INDONESIA - An initiative to develop isolation rooms in Indonesian hospitals has been completed, significantly boosting the country’s ability to manage infections and prevent transmission of avian and other types of pandemic influenza.
|Complex filter systems allow air to flow into the isolation rooms while preventing contaminated air from escaping, to reduce the risk of disease transmission. Photo: UNOPS/Fauzan Adhitia|
The completion of the high-tech isolation rooms at ten hospitals across Indonesia is part of an ongoing project developed by the World Health Organization (WHO) in partnership with the Indonesian Ministry of Health to combat avian influenza and respiratory diseases. This project for ‘Implementing the National Strategic Plan for Avian Influenza’ (INSP-AI) is funded by the European Union and implemented by WHO in partnership with UNOPS.
Dr. Khanchit Limpakarnjanarat, WHO’s representative in Indonesia said: “This is a good example of how the UN family can help each other. For this particular project, WHO had the technical expertise but did not have the local implementation capacity to get the renovation started until we found the expertise in UNOPS who helped us deliver the project on time. The donor was very pleased with the outcome of the project.”
In December 2003, outbreaks of highly pathogenic avian influenza in poultry populations in South-East Asia were reported. Since then, WHO has confirmed 184 cases of the virus in Indonesia, with 152 of these resulting in death. With the spread of the virus and the pandemic potential that it poses, WHO has been working with the Indonesian Government and the Ministry of Health to respond to the outbreak.
|Isolation rooms were built in ten hospitals, as part of the EU-funded project implemented by WHO in partnership with UNOPS. Photo: UNOPS/Fauzan Adhitia|
The INSP-AI project aims to improve the accessibility and quality of health services provided to the community. As part of this, on behalf of its partners UNOPS managed the design and construction of isolation rooms with ‘negative pressure’, which follow WHO's infection prevention and disease control guidelines and meet Indonesian and international best practices.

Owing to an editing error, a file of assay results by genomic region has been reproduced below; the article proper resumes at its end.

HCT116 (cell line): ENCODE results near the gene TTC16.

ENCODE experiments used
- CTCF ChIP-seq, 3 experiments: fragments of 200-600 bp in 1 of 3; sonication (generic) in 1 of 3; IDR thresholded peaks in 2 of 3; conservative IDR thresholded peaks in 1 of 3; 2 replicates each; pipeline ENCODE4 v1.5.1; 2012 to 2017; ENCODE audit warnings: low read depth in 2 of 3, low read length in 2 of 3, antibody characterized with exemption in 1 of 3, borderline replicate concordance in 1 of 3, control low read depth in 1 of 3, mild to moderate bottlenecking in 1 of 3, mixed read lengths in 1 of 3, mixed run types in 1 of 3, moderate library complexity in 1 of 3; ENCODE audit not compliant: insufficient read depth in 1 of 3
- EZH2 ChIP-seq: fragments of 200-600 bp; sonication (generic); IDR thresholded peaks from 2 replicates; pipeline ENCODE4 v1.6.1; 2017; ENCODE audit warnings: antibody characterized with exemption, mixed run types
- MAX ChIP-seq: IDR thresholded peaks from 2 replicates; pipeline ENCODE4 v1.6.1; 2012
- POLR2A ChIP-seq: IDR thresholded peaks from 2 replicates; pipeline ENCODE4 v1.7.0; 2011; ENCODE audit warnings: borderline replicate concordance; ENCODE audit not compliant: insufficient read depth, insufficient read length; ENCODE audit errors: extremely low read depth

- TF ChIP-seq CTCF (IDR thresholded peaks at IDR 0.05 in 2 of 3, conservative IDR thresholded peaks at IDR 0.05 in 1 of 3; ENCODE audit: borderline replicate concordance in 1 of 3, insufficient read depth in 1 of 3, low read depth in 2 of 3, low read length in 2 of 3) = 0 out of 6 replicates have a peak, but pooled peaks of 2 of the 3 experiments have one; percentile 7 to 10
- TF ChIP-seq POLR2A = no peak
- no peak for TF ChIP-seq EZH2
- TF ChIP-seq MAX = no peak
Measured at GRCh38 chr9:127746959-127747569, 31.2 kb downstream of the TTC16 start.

Creating negative pressure in the isolation rooms allows air to flow into the room but prevents contaminated air from escaping. These isolations rooms will help Indonesia be more prepared for any future flu pandemic.
Bryan Taylor, Manager of the UNOPS Indonesia office, said: “The isolation rooms required a complex design and construction process in order to isolate the virus, using high-tech air treatment processes and ventilation controls which move air from clean to less clean parts of the system. On behalf of our partners, we renovated up to 10 isolation rooms per hospital, as well as intensive care units, laboratories, nurse stations, decontamination rooms, mortuaries and more.”
As part of the INSP-AI project, UNOPS also has helped train more than 225 healthcare workers and technicians in infection prevention and operation and maintenance of the isolation rooms.
The INSP-AI project is part of the National Strategic Plan for Controlling Avian Influenza which was established in December 2005. The plan was formulated by the Indonesian Ministry of Health and the Ministry of Agriculture and coordinated by the State Ministry for National Development Planning.